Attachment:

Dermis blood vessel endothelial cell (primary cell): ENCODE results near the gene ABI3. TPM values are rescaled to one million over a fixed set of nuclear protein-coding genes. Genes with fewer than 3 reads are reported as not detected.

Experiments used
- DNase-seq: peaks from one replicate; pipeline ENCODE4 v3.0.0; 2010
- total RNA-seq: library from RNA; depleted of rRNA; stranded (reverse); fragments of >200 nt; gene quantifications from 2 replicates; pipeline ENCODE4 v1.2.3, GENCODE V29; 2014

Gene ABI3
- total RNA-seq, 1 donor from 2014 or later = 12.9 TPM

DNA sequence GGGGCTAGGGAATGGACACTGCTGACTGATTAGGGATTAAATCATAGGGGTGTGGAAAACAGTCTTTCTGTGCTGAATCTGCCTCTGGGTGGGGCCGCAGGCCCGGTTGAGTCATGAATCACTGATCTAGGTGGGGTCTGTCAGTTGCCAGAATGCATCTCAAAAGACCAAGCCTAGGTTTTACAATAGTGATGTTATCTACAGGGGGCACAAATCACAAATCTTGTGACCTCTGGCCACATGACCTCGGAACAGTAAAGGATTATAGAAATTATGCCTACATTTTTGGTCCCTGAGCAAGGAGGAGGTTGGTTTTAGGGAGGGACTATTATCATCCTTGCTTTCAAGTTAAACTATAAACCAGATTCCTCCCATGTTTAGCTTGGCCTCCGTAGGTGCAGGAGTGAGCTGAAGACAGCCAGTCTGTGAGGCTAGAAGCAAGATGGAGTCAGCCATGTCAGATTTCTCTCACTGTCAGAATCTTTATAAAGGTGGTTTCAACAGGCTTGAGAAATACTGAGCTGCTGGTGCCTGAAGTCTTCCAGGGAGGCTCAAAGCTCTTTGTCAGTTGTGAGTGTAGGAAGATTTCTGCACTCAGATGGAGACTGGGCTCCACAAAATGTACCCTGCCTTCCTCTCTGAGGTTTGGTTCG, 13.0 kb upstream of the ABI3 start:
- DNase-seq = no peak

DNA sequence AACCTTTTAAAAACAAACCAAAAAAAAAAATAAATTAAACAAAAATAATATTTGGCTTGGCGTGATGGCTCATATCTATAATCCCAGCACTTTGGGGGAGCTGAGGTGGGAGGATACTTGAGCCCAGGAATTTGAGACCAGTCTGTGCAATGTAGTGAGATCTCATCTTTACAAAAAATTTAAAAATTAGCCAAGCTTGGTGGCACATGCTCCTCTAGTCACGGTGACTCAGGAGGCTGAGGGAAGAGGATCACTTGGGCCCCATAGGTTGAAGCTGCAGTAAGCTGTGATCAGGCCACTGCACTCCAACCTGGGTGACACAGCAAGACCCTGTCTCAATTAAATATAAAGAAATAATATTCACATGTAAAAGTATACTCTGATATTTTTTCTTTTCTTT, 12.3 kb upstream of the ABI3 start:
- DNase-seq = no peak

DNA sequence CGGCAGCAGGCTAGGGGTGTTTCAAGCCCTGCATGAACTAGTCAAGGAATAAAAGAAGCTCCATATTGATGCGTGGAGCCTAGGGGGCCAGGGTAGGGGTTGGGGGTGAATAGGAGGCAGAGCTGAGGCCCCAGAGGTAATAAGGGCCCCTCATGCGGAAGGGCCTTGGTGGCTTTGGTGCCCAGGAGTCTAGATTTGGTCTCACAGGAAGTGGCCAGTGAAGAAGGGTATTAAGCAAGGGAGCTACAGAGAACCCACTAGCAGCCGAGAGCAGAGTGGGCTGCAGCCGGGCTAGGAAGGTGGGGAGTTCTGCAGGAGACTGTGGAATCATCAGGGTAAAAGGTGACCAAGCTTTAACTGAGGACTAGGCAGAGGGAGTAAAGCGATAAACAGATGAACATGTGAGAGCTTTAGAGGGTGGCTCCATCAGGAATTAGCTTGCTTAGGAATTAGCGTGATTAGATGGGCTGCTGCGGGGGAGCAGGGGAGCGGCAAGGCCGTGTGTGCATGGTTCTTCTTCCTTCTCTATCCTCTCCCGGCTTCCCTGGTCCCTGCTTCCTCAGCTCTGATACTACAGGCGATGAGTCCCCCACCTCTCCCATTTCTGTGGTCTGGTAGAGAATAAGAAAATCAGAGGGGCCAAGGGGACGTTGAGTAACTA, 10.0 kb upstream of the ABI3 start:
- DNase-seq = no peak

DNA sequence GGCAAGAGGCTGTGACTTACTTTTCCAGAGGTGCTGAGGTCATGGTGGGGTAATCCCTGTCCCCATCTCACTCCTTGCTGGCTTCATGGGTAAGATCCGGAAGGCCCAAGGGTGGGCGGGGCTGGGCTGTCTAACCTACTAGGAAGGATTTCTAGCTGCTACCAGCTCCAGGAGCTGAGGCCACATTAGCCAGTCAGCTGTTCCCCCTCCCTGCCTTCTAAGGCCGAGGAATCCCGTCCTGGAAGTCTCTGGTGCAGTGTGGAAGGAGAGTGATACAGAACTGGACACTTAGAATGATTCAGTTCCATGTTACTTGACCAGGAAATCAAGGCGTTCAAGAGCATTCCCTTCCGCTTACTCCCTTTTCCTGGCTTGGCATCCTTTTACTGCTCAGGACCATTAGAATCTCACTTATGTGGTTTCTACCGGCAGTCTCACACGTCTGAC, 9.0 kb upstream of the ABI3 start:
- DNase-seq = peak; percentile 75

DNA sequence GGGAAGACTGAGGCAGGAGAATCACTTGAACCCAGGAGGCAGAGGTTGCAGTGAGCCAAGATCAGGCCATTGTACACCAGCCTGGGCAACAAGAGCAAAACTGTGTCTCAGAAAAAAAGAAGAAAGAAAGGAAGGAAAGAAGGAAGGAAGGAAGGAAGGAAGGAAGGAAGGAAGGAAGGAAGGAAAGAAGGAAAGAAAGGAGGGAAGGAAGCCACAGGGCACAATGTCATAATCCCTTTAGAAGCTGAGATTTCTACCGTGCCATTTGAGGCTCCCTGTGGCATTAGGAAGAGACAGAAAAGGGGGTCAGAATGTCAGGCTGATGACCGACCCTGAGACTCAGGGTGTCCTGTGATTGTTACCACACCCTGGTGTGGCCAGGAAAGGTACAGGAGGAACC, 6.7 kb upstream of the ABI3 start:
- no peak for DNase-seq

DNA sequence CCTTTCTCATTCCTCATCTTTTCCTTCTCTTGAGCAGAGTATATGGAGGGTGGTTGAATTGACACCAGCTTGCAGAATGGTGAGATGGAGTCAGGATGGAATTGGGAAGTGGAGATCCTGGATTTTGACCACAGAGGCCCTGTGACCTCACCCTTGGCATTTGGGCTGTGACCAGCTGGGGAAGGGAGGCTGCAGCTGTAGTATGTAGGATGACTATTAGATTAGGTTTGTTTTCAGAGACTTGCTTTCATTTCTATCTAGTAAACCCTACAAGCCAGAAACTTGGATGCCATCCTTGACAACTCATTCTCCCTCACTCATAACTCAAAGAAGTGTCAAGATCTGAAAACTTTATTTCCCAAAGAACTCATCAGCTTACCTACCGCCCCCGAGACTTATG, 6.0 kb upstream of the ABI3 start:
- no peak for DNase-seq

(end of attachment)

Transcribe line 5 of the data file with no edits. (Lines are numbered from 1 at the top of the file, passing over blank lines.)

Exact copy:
Gene ABI3